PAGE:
Children who grow up around someone with a disability often develop a greater sensitivity to other people’s needs. “My daughter makes sure I take my meds. When I was on Copaxone, she gave me my needle everyday,” said one member. “My youngest son would help put my socks and shoes on, pick up my leg to put it in the car, and help put my contacts in,” shared another.
Children also develop greater compassion. “My son is so caring, gentle, empathetic. He tries his hardest to make my day better, and he's only 11,” said one member. “MS made my kids more caring adults,” another added.
The following tips from National MS Society experts and MyMSTeam members can help you deal with other day-to-day challenges:
Be realistic about what you can do, and don’t feel guilty about it. Get groceries delivered. Don’t overpromise outings or birthday parties. And always have a plan B, such as watching movies or playing games at home. Naps also help. “Without a daytime nap, I’m too tired to run outside to the park when my kid gets home,” explained one member.
The unpredictability of MS makes it important to plan ahead and simplify chores. Prioritize daily activities and schedule them based on your energy levels. “I try to prepare meals for several days a week ahead of time, so my energy doesn’t go to that,” shared one member.
Creating schedules and routines gives children structure when life gets disrupted by MS. “I set a schedule for everything. They always eat at the same time, bathe at same time,” said one member. “I taught them to clean up toys every day, at a very young age, starting with me getting down on the floor and making a game of it,” shared another.
If you have trouble with memory, use calendars to keep the family on track and remember important dates, such as birthdays and parent-teacher meetings.
It’s hard to be a perfect parent with MS. One member shared how she stopped sweating the small stuff on bad days: “I used to let my son sleep in his clothes because I was too tired to change him into pajamas!”
Find new ways of interacting with your children that take the focus off your MS, suggests NMSS Vice President of Clinical Care Rosalind Kalb, Ph.D. One MyMSTeam member agrees: “Nothing kills a pity party quicker than a dance party with my two little girls! Mommy may be a mostly ‘upper body’ dancer these days, but it brought a smile to my face.”
Sharing challenges can bring the whole family closer, particularly as MS progresses. Include your spouse or partner and trusted family or friends who are up for the task. “As I need more help to do things, our family picks up each other’s slack,” explained one member. “My grown kids now say, ‘Mom you don’t have to worry about that! We’ll be there to help.’”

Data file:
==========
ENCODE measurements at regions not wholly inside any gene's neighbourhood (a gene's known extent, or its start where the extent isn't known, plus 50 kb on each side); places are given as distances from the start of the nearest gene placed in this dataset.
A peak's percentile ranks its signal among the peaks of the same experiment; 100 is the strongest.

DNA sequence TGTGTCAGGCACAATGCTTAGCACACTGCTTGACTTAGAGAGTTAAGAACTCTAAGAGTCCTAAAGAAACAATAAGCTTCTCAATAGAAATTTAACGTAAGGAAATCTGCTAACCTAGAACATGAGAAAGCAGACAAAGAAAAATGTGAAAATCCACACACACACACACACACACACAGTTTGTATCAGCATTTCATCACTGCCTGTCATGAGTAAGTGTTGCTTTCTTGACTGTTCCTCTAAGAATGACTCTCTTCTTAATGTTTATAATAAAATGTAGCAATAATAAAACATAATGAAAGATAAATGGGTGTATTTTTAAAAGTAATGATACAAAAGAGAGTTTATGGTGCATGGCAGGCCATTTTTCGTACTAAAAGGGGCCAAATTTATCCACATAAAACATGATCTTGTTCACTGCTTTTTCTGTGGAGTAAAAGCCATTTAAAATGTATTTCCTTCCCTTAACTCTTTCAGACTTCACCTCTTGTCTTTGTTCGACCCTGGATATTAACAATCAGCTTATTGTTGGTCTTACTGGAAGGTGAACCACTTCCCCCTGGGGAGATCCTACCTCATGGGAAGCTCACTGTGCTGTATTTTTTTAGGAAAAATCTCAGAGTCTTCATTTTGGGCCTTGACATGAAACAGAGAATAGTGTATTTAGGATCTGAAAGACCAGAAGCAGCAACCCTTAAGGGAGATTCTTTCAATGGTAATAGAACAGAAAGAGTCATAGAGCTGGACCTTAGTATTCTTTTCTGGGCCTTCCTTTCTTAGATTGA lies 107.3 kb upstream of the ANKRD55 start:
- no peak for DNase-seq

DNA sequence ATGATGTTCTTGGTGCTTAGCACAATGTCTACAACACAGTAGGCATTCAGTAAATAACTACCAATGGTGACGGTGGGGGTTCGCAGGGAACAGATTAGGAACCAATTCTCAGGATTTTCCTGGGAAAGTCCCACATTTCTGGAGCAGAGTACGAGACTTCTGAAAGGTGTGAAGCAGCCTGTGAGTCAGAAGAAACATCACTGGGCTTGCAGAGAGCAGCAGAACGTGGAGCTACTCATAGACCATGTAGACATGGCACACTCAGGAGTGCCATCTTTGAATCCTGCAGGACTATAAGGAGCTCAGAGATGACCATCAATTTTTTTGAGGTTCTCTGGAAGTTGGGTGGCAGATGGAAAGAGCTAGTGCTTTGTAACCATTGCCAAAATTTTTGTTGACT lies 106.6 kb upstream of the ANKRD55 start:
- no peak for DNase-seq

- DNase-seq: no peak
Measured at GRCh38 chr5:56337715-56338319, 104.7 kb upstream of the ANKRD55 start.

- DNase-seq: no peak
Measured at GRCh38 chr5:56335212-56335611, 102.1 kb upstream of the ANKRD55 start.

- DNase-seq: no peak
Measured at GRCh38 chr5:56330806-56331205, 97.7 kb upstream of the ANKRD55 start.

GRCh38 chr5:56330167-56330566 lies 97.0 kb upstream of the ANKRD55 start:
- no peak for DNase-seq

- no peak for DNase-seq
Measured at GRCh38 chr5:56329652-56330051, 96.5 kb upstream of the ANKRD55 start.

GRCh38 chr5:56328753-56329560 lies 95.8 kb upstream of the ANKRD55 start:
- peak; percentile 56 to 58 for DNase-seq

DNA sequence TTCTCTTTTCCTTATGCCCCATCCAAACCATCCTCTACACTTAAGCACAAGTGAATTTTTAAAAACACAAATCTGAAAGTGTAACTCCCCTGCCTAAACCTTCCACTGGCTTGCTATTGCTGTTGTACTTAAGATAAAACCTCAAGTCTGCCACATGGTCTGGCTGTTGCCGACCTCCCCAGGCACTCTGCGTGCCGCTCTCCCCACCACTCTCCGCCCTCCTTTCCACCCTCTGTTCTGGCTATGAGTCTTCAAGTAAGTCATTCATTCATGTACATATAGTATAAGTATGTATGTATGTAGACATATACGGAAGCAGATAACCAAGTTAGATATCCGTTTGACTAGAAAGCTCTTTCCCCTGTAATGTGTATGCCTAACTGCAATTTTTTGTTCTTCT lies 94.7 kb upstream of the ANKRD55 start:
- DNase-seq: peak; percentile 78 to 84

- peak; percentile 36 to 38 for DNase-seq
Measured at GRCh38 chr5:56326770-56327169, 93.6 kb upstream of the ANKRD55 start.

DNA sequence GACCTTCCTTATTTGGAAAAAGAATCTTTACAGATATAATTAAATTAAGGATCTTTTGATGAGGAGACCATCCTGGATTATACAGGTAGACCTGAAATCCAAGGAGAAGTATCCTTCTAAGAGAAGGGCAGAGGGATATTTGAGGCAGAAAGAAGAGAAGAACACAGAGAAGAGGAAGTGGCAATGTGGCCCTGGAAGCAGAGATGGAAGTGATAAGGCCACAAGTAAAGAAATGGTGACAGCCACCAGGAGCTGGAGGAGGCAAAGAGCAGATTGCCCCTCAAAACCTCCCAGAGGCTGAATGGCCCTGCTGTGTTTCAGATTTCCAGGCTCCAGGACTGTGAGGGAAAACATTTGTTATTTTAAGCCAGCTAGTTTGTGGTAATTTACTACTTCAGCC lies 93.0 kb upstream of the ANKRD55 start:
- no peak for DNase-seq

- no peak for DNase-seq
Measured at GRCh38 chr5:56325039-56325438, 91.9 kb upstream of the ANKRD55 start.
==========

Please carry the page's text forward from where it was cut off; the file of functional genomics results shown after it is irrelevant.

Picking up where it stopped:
Children often cope quite well with a parent’s physical limitations, according to the National MS Society. Most — particularly those in elementary school — would rather have their parent at the soccer game in a wheelchair than not have them there at all. “My 8-year-old keeps me very active with his soccer and karate. I can't join in, but I can watch from the sidelines and cheer him in everything he does. That's how I try to control my disability,” shared one parent.
Some issues faced by older children may not be related to MS at all. “Don’t blame everything on MS,” advises Dr. Kalb. Doing so, she says, could overlook other challenges your teenager is facing in life.
It’s easy to get caught up caring for your kids and dismiss your own needs. NMSS recommends adopting a regular balanced routine of healthy eating, physical activity (based on ability), meditation, and using mobility devices to participate with your kids in recreational activities.
NMSS and other nonprofit groups offer many resources for parenting with MS, including educational newsletters and books for children and teens. Some organizations may even provide free — or affordable — services, such as housecleaning and psychological therapy.
Gratitude is a powerful healer. MyMSTeam members agree it’s important to focus on the positive. “Raising children with this disease can be hard, but either way I'm so grateful for my life and the people in it,” one member said. Some parents keep gratitude journals to remind themselves about the good things in their lives.
By joining MyMSTeam, the social network and online support group for those living with multiple sclerosis, you gain a support group more than 150,000 members strong. The daily challenges of parenting with MS are frequently discussed.
Here are some question-and-answer threads on MyMSTeam about parenting with MS:
As a parent with MS, do you feel challenged raising and caring for your children? What has helped you to successfully get through each day? Go to MyMSTeam today and share your parenting tips and experiences. You'll be surprised by just how many other members have similar stories.